ESRA 2017 Programme

Tuesday 18th July      Wednesday 19th July      Thursday 20th July      Friday 21th July     

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Tuesday 18th July, 09:00 - 10:30 Room: Q2 AUD2

Measuring and modeling response behavior and response quality in web surveys 1

Chair Ms Carina Cornesse (Mannheim University and GESIS )
Coordinator 1Dr Jean Philippe Décieux (Université du Luxembourg)
Coordinator 2Ms Jessica Herzing (Mannheim University)
Coordinator 3Professor Jochen Mayerl (University of Kaiserslautern)
Coordinator 4Ms Alexandra Mergener (Federal Institute for Vocational Education and Training)
Coordinator 5Mr Philipp Sischka (Université du Luxembourg)

Session Details

Web surveys have become a popular method of data gathering for many reasons, including low costs and the ability to collect data rapidly. Due to the rapid infusion of web surveys and the technological progress, the number of respondents filling out web surveys on the run using mobile devices increases. When answering survey questions on mobile devices, respondents can take short-cuts to the optimal cognitive response processes that are partly caused by external disturbing factors such as time pressure, inattention or presence of other persons. Such a response behavior might introduce additional measurement error and thus influence response quality.

Yet, there are inconclusive results on how the “interview situation” of web surveys can influence response behavior and thus response quality. On one hand, many studies have shown that respondents in web surveys answer questions on personal or sensitive topics more honestly compared to respondents in personal or telephone interviews. This can be explained by the subjective impression of anonymity which is due to the absence of an interviewer. On the other hand, recent studies have shown that missing direct interaction to an interviewer can lead to careless responses and increased satisficing response behavior. Furthermore, web surveys are confronted with high unit and item nonresponse as well as increasing dropouts. In addition, response behavior and response quality of web surveys may correlate with the selectivity of the samples under study and recruitment methods of access panels.

Such ambivalent perspectives on response behavior and response quality of web surveys should be addressed and discussed in this session. When modeling response quality and response behavior, researchers can draw on different measures and correlates, such as paradata (e.g. time stamps, types of devices), respondent profile data (e.g. education, socio-economic background) or survey profile data (e.g. type of survey question, interview situation).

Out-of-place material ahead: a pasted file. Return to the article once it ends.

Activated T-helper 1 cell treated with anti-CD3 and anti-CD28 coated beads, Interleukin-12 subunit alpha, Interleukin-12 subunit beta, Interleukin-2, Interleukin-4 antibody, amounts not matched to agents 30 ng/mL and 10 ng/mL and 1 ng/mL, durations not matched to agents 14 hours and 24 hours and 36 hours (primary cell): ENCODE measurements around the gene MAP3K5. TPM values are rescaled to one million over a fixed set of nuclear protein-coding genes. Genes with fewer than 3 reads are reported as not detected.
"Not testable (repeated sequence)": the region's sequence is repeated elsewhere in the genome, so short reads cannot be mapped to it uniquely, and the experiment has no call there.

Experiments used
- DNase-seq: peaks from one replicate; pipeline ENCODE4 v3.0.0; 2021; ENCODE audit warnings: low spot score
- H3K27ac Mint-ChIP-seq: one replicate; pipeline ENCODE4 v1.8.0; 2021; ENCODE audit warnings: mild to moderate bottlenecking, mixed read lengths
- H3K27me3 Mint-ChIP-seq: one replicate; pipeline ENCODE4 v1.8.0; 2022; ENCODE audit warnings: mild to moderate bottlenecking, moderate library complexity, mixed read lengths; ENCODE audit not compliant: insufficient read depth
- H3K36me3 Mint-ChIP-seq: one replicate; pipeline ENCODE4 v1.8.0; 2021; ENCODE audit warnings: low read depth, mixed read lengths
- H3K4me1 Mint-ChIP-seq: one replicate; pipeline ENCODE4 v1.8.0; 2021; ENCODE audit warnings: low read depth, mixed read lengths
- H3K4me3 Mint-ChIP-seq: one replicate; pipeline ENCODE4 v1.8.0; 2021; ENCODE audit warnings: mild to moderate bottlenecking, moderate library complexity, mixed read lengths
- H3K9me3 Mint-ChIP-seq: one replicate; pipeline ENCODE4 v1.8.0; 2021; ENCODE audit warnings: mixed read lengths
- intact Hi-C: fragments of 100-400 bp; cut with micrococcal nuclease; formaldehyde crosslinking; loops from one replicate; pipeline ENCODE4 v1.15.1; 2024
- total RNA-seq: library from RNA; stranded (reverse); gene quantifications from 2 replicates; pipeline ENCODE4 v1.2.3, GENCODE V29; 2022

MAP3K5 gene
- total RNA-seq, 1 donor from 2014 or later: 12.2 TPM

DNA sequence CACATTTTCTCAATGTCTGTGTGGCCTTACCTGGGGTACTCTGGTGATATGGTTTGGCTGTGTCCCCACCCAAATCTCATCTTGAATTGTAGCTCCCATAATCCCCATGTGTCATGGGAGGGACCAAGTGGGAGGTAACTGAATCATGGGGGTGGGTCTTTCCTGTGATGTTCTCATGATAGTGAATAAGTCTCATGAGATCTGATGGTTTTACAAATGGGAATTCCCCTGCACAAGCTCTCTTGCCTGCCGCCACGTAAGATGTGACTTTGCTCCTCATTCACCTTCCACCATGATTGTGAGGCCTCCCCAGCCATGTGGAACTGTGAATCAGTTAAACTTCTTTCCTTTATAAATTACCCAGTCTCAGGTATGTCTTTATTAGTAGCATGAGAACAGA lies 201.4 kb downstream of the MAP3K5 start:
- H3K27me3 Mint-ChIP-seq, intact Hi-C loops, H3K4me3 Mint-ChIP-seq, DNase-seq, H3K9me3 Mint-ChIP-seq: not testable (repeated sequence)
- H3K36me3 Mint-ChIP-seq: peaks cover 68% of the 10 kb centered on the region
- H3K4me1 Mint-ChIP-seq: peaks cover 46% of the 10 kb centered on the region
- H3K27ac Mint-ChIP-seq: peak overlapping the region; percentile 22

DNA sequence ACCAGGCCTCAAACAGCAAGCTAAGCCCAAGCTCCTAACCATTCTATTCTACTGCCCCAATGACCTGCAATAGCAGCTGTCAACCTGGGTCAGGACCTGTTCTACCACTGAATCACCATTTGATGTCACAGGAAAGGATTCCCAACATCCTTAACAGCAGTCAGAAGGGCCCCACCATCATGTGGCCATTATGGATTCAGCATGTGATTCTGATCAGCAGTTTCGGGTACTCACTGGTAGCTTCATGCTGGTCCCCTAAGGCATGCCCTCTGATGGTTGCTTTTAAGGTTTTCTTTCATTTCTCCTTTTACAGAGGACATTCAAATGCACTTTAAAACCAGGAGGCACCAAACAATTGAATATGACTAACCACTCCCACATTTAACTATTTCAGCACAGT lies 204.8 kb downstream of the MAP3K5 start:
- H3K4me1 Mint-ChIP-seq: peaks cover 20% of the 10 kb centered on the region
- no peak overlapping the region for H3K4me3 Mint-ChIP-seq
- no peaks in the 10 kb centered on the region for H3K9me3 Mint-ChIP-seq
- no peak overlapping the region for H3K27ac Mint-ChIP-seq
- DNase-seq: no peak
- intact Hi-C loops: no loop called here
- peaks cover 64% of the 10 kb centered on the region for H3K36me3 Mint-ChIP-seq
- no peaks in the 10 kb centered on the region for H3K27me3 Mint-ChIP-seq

We invite submissions from researchers who analyze response behavior and response quality in web surveys. We especially encourage submissions of papers which include experiments covering the area of response quality in web surveys based on empirical data, and papers that use complex statistical models to identify different respondent types. Furthermore, we are interested in submissions on solutions for response quality issues, e.g. on how researchers can attract attention and motivation of respondents to proceed survey questions and to give valid answers as well as which factors improve or impair answer quality.

Paper Details

1. Predicting Breakoffs in Web Surveys
Mrs Felicitas Mittereder (University of Michigan, ISR)
Mr Brady West (University of Michigan, ISR)

Due to recent general shifts in survey data collection modes from mail to web, respondents who break off from a web survey prior to completing it have become a more prevalent problem in data collection. Given the (already) lower response rate in web surveys compared to more traditional modes, it is crucial to keep as many diverse respondents in the web survey as possible to prevent breakoff bias, maintaining high data quality and producing accurate survey estimates. As a first step of preventing and reducing breakoffs, this study aims to predict breakoff timing on a question level. We analyze data from an annual online survey on sustainability conducted by the Institute for Social Research at the University of Michigan. This study will make use of survey data, along with rich paradata and accessible administrative information from the sampling frame. In addition to well-known factors associated with breakoffs such as answering device (e.g. mobile vs. PC) we investigate previous response behavior like speeding and item nonresponse to predict breakoff probability for each respondent on a question level using logistic regression and survival analyses.


2. Do distractions during web survey completion affect data quality? Findings from a laboratory experiment
Mr Alexander Wenz (University of Essex)